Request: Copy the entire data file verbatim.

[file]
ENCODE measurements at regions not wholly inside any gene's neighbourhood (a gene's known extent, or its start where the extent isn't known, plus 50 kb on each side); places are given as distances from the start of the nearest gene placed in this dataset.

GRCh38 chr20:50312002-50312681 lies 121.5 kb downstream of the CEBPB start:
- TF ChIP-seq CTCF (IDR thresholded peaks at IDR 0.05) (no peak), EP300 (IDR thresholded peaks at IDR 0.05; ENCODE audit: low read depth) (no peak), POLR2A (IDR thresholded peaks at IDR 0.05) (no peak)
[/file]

ENCODE measurements at regions not wholly inside any gene's neighbourhood (a gene's known extent, or its start where the extent isn't known, plus 50 kb on each side); places are given as distances from the start of the nearest gene placed in this dataset.

GRCh38 chr20:50312002-50312681 lies 121.5 kb downstream of the CEBPB start:
- TF ChIP-seq CTCF (IDR thresholded peaks at IDR 0.05) (no peak), EP300 (IDR thresholded peaks at IDR 0.05; ENCODE audit: low read depth) (no peak), POLR2A (IDR thresholded peaks at IDR 0.05) (no peak)